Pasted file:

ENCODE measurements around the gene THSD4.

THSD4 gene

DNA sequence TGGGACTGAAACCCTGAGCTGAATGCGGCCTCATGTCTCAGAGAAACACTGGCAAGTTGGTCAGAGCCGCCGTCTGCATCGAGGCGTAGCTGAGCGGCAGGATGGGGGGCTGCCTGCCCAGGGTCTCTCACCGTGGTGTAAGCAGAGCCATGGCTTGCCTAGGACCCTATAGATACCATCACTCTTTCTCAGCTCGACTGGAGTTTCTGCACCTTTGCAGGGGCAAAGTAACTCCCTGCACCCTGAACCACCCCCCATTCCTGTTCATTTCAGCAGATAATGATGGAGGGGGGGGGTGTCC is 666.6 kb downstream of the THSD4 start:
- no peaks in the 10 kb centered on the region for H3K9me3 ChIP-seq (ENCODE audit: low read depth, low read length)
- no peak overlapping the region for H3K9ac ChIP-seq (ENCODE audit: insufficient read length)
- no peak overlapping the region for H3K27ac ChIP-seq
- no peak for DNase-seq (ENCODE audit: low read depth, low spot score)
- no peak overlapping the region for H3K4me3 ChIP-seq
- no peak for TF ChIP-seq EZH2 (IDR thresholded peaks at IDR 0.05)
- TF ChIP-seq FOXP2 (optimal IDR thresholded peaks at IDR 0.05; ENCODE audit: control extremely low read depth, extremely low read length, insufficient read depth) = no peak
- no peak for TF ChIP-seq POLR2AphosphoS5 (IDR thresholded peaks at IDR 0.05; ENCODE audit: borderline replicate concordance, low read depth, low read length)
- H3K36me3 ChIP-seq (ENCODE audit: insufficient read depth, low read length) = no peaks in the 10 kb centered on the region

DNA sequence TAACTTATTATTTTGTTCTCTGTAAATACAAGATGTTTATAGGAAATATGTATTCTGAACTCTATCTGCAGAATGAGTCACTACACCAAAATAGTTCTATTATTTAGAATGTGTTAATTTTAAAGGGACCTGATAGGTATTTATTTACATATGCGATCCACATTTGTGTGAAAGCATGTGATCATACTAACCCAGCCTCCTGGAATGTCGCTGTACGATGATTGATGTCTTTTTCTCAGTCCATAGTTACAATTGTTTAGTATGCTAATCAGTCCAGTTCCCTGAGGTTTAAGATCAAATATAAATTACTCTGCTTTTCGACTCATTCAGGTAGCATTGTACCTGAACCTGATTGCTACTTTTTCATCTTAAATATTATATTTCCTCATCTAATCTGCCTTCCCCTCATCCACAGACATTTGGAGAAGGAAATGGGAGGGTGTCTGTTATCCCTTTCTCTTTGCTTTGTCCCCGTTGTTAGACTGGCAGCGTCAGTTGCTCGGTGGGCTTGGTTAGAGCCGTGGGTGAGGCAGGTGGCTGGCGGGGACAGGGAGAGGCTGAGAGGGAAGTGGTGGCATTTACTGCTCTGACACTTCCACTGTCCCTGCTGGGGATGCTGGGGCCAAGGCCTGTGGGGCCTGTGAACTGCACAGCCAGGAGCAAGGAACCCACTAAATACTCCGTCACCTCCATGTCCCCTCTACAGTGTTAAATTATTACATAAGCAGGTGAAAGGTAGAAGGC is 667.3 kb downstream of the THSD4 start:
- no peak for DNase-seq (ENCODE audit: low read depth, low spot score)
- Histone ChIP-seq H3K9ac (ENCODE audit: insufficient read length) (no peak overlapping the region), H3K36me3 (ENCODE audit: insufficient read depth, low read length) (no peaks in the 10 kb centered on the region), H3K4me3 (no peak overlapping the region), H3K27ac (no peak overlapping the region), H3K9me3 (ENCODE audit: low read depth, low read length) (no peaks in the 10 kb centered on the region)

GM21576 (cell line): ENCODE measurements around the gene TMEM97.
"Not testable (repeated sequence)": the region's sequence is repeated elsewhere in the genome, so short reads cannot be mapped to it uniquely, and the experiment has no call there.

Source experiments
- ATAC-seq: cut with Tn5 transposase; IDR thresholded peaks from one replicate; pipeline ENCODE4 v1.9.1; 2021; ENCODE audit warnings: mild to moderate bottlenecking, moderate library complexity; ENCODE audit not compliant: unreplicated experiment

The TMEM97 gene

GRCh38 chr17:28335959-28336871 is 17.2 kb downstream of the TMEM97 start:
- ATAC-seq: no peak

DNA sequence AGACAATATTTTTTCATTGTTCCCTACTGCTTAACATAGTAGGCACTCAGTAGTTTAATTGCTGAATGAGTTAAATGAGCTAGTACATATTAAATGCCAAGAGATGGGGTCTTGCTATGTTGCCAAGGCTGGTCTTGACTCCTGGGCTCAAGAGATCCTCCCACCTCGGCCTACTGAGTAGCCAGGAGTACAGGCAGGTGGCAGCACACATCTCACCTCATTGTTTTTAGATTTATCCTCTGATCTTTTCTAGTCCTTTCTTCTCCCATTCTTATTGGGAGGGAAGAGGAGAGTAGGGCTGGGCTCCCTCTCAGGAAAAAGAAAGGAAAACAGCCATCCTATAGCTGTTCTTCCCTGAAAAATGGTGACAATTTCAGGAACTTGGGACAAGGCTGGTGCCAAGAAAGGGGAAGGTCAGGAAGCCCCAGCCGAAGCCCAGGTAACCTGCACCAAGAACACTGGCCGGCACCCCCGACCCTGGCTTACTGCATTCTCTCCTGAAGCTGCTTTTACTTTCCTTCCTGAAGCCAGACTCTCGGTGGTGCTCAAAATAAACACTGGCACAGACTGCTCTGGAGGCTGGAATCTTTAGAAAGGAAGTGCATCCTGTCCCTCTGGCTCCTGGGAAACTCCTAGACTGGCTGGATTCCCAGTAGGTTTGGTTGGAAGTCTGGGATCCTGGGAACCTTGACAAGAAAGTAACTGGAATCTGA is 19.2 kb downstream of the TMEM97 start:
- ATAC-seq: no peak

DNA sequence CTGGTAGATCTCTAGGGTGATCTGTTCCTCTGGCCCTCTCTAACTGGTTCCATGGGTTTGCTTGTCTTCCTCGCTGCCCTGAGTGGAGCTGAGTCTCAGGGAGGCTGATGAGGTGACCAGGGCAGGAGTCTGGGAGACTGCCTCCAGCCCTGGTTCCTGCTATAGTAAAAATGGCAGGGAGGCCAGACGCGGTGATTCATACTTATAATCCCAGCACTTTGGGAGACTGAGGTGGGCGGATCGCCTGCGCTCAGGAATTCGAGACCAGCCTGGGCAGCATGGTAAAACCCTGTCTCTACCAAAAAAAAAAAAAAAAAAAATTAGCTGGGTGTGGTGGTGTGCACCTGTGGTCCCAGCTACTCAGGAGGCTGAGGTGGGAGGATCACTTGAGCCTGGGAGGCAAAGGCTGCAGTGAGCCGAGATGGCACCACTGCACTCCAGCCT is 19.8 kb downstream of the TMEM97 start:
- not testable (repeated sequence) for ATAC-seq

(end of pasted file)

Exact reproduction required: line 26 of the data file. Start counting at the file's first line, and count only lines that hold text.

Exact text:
- not testable (repeated sequence) for ATAC-seq